FASThelp Business Recordkeeping and Electronic Evidence

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What is included in your business records may surprise you!  Do you retain your e-mails? What about your meta-data? Electronic evidence is increasingly important in business litigation.

Business Records & Evidence in the Electronic Age

(and how it affects you)

 

computer image

For some years now computers and other electronic devices have become an integral part of carrying on business for many enterprises. In addition to using software programs for document creation and storage, text messaging and email have become a large part of our communication systems as has social networking. Necessarily, the law follows societal change and must adapt with it. In the result nowadays much evidence needed to resolve disputes is to be found stored in                                                                                      electronic format.

Generically, the law refers to this as “ESI” – Electronic Storage of Information. What now poses a greater problem for those involved in litigation is dealing with the volume, types and locations of electronic “documents” as the law, and the rules of court, require litigants to list, disclose and produce documents within their possession or control pertinent to the issues in the dispute. puzzle pieceReasonableness remains a guiding principle, however the substantive law and rules of court have developed such that a litigant who has not taken reasonable steps to keep such electronically stored information in a place, and in a manner that is readily ascertainable and producible runs the risk of being sanctioned by the court eg., having your claim or defence struck out (and thereby losing by default) or, alternatively, losing your case because you just didn’t keep or cannot find that email or text message that makes or breaks the case.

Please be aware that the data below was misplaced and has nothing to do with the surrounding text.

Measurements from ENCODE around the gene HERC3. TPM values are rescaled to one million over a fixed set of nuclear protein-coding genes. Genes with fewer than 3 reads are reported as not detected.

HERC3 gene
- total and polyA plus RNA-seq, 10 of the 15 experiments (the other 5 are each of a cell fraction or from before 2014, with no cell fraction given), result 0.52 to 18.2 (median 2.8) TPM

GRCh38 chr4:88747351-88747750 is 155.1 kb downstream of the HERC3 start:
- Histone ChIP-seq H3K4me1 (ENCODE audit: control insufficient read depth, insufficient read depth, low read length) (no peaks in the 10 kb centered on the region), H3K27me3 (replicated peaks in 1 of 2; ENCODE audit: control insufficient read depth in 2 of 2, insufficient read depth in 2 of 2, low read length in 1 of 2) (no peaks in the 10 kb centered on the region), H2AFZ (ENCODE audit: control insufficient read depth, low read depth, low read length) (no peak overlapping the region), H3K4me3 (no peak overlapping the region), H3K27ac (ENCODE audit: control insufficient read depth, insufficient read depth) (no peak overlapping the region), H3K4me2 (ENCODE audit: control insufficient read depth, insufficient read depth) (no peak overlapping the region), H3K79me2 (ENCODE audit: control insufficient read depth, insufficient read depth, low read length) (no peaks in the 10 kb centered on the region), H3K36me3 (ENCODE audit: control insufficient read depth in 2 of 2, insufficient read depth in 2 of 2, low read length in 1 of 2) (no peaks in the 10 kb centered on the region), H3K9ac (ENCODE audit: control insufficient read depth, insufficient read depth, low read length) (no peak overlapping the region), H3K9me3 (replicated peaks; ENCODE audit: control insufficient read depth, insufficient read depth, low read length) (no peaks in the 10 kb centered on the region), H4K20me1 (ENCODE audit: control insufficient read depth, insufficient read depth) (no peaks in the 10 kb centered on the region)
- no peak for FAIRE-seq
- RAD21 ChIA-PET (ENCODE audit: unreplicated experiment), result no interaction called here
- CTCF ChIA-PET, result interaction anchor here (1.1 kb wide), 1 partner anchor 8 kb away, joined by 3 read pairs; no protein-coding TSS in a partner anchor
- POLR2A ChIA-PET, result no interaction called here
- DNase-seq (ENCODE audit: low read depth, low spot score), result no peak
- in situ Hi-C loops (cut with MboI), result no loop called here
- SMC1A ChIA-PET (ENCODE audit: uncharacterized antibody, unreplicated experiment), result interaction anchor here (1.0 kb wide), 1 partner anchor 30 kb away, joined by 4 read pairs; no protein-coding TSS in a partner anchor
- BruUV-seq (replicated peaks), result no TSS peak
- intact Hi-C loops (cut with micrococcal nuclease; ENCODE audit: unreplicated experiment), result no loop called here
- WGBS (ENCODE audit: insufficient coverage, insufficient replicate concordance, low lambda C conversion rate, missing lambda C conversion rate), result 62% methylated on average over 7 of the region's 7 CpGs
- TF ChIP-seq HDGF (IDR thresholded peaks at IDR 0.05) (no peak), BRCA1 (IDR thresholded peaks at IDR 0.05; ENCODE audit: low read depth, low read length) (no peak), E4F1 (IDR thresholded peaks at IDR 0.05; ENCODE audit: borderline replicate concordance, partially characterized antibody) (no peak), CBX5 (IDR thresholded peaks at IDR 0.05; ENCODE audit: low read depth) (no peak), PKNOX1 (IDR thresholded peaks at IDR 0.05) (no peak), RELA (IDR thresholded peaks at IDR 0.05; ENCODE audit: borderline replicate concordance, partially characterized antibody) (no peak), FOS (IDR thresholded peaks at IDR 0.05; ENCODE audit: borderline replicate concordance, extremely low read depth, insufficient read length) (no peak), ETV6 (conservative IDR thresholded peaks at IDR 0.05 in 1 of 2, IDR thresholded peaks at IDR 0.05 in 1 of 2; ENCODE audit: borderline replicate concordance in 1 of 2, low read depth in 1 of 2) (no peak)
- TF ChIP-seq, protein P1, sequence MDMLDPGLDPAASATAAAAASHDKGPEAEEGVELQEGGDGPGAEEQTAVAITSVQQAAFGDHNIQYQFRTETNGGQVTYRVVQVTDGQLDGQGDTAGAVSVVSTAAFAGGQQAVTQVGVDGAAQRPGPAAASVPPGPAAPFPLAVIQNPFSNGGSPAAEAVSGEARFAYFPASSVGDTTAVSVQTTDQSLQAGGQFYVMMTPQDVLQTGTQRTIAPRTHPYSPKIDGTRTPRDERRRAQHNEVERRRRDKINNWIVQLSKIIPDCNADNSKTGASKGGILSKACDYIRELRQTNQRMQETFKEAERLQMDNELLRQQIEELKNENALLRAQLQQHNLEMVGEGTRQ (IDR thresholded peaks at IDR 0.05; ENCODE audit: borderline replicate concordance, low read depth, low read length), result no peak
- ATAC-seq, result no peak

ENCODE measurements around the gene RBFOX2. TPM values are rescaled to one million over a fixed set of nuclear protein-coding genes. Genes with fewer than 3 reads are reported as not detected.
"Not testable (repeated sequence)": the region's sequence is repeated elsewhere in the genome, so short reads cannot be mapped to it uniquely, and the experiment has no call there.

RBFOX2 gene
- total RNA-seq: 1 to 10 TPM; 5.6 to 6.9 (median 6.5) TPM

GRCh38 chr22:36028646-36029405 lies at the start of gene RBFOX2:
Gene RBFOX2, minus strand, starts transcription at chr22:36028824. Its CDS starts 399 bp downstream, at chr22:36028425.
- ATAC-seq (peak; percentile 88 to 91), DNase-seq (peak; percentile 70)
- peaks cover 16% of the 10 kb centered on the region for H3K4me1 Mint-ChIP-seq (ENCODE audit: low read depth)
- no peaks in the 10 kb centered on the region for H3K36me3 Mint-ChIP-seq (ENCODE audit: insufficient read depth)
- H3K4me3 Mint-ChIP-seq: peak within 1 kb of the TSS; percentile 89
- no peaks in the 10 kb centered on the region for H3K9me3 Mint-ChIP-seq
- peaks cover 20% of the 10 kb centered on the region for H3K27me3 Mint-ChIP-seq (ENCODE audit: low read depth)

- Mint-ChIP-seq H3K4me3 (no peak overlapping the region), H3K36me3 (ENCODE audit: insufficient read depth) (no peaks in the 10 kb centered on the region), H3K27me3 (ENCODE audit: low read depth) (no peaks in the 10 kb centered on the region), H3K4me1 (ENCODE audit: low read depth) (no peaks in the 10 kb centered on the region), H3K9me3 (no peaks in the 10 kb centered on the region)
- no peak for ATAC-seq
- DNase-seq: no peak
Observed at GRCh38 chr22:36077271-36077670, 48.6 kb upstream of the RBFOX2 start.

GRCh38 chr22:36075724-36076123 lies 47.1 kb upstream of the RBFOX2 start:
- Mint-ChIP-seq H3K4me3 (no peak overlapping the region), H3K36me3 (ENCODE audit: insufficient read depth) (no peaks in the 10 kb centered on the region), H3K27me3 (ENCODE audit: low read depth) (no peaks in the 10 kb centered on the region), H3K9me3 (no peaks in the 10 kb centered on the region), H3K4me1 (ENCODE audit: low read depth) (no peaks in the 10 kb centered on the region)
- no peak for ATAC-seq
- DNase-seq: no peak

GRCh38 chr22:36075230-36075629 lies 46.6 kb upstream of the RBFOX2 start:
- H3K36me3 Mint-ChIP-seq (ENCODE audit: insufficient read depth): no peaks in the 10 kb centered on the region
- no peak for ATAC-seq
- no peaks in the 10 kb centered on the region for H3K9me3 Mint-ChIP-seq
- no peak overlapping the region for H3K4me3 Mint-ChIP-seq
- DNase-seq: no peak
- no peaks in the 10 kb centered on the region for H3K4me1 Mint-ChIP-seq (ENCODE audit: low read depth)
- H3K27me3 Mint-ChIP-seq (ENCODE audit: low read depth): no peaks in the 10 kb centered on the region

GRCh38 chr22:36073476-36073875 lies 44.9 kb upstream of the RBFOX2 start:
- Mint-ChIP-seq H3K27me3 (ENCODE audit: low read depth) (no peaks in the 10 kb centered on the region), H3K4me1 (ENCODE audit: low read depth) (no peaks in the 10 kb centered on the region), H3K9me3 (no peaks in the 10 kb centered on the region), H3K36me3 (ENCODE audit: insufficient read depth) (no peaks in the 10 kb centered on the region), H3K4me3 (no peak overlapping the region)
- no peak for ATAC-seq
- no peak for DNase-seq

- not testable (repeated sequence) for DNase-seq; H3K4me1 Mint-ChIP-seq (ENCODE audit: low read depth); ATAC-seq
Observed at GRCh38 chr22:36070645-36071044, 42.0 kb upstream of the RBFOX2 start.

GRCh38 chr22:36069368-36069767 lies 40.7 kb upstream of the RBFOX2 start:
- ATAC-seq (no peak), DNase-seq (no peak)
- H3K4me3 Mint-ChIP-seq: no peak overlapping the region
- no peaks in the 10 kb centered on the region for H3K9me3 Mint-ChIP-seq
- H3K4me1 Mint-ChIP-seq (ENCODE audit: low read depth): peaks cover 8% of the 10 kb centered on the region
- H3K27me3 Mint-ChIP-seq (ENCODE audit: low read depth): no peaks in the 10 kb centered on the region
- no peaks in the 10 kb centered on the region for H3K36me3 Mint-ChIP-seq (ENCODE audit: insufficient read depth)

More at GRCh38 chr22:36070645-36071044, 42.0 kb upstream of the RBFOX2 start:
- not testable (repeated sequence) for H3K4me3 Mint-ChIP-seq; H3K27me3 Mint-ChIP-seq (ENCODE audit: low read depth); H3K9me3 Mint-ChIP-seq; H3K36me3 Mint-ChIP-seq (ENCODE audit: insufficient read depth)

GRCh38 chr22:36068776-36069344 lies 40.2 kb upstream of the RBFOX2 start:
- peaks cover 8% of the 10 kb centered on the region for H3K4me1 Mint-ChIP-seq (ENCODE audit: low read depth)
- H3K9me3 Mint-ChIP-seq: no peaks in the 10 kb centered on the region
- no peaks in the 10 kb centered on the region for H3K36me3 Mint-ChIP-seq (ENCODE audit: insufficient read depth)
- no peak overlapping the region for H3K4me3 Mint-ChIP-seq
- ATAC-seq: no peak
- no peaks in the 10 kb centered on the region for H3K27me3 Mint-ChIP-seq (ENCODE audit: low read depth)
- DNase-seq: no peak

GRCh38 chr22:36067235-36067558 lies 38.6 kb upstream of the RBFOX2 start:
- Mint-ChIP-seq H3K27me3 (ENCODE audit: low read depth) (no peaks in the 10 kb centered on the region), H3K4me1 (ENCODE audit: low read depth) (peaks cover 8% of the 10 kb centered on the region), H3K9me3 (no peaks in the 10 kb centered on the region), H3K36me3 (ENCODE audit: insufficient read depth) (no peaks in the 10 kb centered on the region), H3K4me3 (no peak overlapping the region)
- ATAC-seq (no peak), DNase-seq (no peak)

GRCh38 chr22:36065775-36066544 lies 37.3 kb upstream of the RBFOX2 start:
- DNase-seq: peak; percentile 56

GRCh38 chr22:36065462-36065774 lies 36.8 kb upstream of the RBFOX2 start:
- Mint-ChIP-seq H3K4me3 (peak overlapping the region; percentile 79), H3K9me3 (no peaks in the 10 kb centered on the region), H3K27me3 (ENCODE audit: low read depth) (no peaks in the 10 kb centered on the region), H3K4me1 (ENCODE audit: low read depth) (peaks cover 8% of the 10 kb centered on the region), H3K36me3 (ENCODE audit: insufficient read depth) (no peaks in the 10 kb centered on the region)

We recommend therefore that you design and implement a policy and procedure for the organized electronic filingstorage – retention, indexing and searching– of important electronic information to avoid a serious pitfall. A general policy for the routine destruction/deletion of such information when it becomes old, if also reasonable, will not likely result in censure from the court. The time interval for this may vary from enterprise to enterprise but the Income Tax Act Canada effectively requires document retention for 7 years so you may wish to use that as a guide. If unsure, seek advice.

Don’t forget your PDA’s, Blackberry’s etc., as well as social networking pages/sites – Facebook etc., Remember, if you want information to remain private, DON’T put it on Facebook or anywhere else on the internet.